I am always looking out for new experiences, wherever I may find myself.
Published October 8th 2014
The Remarkable Rocks are an icon of South Australia, one that many Australians could probably recognise if shown a picture. But it isn't until you're visit them yourself that you really understand what makes them special; the strangeness of their weathered shapes sitting on on a bare rock, surrounded by low scrub and little else.
The Remarkable Rocks
Like a lot of Kangaroo Island's best attractions, the rocks can be found on the western side, in Flinders Chase National Park. They're on the opposite side of Weirs Cove to the Admirals Arch, the seal colony and the lighthouse (from the Rocks you can see the gash in the cliff-face where things were hauled up to to the lighthouse over the other side of the bay)
An iconic image from the island
This whole area can get quite busy and the rocks are no exception. A car park provides parking and there is a boardwalk out to the attraction, with a vantage points for disabled access.
The rocks themselves can be climbed on and around, and are like a maze, so kids will have more fun than they'll expect here. You are warned to stay way from the edge, a necessary precaution not just because of the waves, but because of the wind too.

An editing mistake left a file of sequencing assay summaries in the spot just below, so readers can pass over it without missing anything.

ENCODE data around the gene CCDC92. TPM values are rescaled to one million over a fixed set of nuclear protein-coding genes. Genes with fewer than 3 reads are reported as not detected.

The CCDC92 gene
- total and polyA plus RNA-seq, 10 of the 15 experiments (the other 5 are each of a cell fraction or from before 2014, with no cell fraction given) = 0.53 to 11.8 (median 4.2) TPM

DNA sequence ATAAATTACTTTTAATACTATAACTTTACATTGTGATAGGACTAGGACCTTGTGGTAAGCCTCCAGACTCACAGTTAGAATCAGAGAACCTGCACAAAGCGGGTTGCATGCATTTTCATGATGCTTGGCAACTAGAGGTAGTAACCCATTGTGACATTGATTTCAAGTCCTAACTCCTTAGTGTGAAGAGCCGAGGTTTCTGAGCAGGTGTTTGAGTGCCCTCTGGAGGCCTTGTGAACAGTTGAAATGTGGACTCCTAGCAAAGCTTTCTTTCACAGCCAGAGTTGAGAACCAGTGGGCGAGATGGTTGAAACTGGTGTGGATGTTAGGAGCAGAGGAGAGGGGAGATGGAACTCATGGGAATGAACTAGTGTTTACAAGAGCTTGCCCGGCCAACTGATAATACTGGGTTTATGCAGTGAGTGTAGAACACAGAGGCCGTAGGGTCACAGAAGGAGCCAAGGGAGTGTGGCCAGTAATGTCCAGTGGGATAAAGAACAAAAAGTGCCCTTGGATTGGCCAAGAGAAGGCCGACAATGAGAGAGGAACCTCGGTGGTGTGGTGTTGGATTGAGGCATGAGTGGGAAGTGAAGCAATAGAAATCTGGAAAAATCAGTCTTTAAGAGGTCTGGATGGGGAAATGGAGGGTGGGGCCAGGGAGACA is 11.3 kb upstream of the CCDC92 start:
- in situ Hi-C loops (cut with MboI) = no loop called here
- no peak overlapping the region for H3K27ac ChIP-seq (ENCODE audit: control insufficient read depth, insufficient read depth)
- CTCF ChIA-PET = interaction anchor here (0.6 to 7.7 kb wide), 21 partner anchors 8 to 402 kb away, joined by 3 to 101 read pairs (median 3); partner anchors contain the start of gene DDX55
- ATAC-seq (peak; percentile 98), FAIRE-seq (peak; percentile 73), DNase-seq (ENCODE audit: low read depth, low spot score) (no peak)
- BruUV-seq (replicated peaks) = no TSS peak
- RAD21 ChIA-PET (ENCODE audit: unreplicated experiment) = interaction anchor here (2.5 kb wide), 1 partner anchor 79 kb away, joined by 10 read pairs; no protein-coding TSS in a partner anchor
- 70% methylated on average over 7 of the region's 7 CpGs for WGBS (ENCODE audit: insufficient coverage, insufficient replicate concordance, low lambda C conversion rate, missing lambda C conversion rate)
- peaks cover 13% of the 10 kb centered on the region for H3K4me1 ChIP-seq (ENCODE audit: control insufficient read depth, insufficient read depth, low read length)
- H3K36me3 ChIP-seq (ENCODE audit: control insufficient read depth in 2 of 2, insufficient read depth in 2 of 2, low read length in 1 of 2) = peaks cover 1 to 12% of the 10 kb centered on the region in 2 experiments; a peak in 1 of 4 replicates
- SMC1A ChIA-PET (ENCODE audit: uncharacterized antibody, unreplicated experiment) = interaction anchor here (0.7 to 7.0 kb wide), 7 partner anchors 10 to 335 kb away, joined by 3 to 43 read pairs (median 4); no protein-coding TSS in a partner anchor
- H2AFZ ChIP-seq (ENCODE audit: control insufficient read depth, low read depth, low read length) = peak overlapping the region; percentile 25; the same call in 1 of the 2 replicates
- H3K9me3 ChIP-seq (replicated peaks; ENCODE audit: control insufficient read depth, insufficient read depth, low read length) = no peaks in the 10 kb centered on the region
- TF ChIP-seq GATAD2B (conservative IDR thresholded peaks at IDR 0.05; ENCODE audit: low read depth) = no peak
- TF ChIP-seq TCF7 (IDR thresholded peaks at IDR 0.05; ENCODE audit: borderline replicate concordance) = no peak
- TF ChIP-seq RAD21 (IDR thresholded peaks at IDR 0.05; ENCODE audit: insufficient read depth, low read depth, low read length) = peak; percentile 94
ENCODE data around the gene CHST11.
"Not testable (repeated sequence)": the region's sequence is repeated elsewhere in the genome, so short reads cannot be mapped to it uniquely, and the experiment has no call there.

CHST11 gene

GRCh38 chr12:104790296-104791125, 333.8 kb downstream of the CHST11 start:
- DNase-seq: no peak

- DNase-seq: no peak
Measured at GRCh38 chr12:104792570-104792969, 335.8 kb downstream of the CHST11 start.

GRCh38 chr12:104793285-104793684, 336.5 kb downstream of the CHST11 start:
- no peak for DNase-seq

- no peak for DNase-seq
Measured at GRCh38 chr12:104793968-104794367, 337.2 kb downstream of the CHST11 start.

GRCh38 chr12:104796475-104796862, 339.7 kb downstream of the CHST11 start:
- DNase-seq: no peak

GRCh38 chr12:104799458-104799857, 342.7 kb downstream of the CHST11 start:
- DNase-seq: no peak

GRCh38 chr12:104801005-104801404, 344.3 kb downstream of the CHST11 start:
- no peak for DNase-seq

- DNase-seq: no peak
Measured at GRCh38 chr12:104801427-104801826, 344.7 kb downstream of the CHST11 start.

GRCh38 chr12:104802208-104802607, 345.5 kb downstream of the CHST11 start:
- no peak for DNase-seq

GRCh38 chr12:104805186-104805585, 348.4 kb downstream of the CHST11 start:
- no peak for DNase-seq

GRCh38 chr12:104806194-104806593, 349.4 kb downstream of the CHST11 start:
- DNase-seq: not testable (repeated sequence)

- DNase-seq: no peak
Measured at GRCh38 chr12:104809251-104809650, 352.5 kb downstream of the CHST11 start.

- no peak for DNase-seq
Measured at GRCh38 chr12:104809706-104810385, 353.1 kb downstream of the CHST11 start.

All the different shapes are worth exploring
But there's heaps to explore anyway and plenty of photo opportunities. All the rocks have been worn into rounded shapes by wind, sea spray and rain over 500 million years. Many are covered with a lichen the makes them look red, making for some dramatic images when contrasted with the blue of the water.
I didn't expect the colours to be so vibrant
More rock formations to explore
Before I visited the Remarkable Rocks, I hadn't been quite sure what to expect, not understanding what made them special, but I do now. And just to add an extra touch to my day, when my companions and I thought our experience was over and were starting to leave, we spotted an echidna (in the first picture in this article you can see a group of people below the rocks clustered together; they've just found it too). This echidna wasn't just the first one I'd seen on the island, but the first I'd seen anywhere in Australia outside a zoo, so I'm quite tankful I made a visit in the end.
Te first echidna I've ever been lucky enough to see outside a zoo